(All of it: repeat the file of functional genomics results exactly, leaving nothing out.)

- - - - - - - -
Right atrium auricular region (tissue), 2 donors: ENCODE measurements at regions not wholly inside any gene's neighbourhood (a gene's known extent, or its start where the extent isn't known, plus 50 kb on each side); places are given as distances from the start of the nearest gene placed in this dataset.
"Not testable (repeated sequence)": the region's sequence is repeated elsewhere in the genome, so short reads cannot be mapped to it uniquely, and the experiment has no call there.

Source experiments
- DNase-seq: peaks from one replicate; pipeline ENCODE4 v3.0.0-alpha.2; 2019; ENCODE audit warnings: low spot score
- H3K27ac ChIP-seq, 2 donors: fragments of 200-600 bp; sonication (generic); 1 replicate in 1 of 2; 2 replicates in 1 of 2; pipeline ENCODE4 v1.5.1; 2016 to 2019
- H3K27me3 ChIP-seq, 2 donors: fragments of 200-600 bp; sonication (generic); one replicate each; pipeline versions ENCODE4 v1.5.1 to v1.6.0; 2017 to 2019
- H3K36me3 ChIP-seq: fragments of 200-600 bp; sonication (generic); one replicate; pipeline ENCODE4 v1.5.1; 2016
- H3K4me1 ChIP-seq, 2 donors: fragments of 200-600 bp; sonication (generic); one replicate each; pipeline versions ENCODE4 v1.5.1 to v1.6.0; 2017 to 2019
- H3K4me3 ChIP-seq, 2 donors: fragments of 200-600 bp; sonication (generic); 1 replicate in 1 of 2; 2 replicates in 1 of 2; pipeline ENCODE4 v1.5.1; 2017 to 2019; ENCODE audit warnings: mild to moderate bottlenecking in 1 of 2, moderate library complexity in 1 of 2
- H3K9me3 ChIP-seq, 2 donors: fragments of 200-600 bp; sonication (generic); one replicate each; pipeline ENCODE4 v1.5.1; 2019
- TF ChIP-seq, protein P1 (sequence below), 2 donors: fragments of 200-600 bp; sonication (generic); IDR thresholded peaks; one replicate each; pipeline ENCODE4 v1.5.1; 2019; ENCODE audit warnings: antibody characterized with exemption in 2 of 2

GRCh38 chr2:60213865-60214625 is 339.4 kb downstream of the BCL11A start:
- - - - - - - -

Right atrium auricular region (tissue), 2 donors: ENCODE measurements at regions not wholly inside any gene's neighbourhood (a gene's known extent, or its start where the extent isn't known, plus 50 kb on each side); places are given as distances from the start of the nearest gene placed in this dataset.
"Not testable (repeated sequence)": the region's sequence is repeated elsewhere in the genome, so short reads cannot be mapped to it uniquely, and the experiment has no call there.

Source experiments
- DNase-seq: peaks from one replicate; pipeline ENCODE4 v3.0.0-alpha.2; 2019; ENCODE audit warnings: low spot score
- H3K27ac ChIP-seq, 2 donors: fragments of 200-600 bp; sonication (generic); 1 replicate in 1 of 2; 2 replicates in 1 of 2; pipeline ENCODE4 v1.5.1; 2016 to 2019
- H3K27me3 ChIP-seq, 2 donors: fragments of 200-600 bp; sonication (generic); one replicate each; pipeline versions ENCODE4 v1.5.1 to v1.6.0; 2017 to 2019
- H3K36me3 ChIP-seq: fragments of 200-600 bp; sonication (generic); one replicate; pipeline ENCODE4 v1.5.1; 2016
- H3K4me1 ChIP-seq, 2 donors: fragments of 200-600 bp; sonication (generic); one replicate each; pipeline versions ENCODE4 v1.5.1 to v1.6.0; 2017 to 2019
- H3K4me3 ChIP-seq, 2 donors: fragments of 200-600 bp; sonication (generic); 1 replicate in 1 of 2; 2 replicates in 1 of 2; pipeline ENCODE4 v1.5.1; 2017 to 2019; ENCODE audit warnings: mild to moderate bottlenecking in 1 of 2, moderate library complexity in 1 of 2
- H3K9me3 ChIP-seq, 2 donors: fragments of 200-600 bp; sonication (generic); one replicate each; pipeline ENCODE4 v1.5.1; 2019
- TF ChIP-seq, protein P1 (sequence below), 2 donors: fragments of 200-600 bp; sonication (generic); IDR thresholded peaks; one replicate each; pipeline ENCODE4 v1.5.1; 2019; ENCODE audit warnings: antibody characterized with exemption in 2 of 2

GRCh38 chr2:60213865-60214625 is 339.4 kb downstream of the BCL11A start: